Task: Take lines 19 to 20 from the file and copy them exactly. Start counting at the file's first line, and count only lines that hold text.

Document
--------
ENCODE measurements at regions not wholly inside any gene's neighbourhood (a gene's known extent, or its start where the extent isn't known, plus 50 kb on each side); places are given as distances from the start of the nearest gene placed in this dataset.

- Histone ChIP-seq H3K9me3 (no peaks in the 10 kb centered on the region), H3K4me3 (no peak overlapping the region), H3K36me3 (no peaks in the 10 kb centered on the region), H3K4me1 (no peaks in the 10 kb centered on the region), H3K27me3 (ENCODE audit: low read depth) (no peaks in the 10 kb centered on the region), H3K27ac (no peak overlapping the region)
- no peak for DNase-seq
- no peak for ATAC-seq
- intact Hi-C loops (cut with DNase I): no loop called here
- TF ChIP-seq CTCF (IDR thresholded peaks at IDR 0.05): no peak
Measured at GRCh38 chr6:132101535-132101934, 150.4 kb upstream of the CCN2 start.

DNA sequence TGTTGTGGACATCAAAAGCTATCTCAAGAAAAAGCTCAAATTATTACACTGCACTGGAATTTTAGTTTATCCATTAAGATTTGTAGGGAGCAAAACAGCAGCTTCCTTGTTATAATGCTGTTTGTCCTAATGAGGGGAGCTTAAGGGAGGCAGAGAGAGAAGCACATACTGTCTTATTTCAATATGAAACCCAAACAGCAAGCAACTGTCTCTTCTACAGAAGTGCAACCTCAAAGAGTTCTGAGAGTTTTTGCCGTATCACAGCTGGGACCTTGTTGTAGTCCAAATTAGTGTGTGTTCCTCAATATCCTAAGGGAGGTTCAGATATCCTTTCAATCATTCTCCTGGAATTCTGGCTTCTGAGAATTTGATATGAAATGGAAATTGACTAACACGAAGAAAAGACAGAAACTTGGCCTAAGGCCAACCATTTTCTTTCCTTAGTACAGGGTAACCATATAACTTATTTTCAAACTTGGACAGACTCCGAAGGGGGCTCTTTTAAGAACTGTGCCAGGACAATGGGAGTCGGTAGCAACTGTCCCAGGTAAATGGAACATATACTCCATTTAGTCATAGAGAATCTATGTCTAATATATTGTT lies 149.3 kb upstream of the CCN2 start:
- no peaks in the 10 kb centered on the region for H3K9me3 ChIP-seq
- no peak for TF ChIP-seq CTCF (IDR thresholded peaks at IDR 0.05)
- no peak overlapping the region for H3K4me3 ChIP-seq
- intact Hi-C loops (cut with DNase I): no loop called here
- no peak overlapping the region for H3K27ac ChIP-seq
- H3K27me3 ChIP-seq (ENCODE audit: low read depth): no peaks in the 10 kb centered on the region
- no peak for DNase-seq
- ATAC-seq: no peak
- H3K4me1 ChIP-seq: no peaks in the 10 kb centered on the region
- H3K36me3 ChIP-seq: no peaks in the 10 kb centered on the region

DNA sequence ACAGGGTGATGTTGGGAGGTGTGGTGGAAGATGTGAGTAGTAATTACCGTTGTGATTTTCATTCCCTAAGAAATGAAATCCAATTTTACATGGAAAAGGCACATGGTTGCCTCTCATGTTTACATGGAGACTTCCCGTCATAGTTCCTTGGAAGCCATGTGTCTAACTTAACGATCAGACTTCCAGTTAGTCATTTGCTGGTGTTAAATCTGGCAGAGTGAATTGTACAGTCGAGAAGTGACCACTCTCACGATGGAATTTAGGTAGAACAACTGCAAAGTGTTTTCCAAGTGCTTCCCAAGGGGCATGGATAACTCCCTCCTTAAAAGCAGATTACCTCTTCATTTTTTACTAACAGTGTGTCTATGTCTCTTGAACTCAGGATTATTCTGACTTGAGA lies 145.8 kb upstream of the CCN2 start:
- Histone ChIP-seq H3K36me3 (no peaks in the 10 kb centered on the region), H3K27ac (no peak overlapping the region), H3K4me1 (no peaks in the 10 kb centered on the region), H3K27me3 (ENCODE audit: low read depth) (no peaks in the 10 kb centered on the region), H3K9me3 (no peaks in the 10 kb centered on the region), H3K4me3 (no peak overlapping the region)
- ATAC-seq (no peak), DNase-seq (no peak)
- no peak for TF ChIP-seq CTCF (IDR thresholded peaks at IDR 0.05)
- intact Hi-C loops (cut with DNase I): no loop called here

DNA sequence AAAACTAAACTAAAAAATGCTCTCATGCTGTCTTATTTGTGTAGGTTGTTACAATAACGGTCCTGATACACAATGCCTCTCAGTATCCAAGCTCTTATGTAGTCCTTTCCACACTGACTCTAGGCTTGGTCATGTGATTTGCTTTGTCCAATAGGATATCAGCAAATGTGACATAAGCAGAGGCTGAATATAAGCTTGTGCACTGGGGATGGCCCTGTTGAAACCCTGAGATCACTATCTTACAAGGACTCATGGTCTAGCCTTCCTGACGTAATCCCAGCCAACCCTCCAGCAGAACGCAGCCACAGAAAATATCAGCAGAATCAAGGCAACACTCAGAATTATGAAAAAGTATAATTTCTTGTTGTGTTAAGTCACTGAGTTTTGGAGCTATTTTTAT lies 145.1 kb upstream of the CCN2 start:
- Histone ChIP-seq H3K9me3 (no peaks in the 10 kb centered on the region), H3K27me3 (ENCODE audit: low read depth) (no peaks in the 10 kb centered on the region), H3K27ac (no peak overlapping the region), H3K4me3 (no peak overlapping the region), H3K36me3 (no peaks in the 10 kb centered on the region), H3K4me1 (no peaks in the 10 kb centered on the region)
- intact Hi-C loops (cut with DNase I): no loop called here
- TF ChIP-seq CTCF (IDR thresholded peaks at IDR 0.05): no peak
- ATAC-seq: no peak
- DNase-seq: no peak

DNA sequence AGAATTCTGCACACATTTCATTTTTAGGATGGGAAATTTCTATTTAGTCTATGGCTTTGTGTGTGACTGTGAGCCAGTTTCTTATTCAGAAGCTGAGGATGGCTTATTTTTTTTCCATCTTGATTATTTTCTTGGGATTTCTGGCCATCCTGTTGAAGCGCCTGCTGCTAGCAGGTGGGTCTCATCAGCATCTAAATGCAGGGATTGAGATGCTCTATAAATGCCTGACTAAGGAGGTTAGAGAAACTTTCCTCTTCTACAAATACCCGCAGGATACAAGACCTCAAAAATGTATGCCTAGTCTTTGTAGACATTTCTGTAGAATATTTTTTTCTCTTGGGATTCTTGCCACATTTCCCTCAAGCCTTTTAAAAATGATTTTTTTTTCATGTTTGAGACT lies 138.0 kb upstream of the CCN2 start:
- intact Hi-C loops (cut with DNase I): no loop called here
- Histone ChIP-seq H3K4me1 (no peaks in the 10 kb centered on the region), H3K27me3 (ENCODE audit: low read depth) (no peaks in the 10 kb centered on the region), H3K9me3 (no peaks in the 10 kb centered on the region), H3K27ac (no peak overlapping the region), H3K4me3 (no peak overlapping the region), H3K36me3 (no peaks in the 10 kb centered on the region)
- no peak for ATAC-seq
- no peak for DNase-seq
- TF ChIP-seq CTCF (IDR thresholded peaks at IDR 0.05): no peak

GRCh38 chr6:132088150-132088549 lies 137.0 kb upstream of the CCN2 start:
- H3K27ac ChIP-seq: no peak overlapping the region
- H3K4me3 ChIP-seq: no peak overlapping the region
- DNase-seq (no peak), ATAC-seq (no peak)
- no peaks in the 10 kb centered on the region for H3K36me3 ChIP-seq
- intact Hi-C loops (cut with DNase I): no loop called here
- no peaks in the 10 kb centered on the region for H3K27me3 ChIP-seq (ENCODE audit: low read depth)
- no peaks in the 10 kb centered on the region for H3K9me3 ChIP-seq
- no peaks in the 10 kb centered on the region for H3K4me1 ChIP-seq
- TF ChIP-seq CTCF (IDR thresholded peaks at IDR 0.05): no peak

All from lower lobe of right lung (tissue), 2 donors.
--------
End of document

DNA sequence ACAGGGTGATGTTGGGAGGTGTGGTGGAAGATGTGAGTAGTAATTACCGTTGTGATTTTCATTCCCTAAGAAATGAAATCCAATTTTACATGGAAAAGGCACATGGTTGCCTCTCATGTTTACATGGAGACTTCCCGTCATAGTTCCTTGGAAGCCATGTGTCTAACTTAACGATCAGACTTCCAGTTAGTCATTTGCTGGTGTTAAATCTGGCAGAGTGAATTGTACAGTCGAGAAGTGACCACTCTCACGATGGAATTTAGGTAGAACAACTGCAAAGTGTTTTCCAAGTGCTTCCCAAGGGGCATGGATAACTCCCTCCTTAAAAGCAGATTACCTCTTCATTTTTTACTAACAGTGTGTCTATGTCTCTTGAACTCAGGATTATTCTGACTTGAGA lies 145.8 kb upstream of the CCN2 start:
- Histone ChIP-seq H3K36me3 (no peaks in the 10 kb centered on the region), H3K27ac (no peak overlapping the region), H3K4me1 (no peaks in the 10 kb centered on the region), H3K27me3 (ENCODE audit: low read depth) (no peaks in the 10 kb centered on the region), H3K9me3 (no peaks in the 10 kb centered on the region), H3K4me3 (no peak overlapping the region)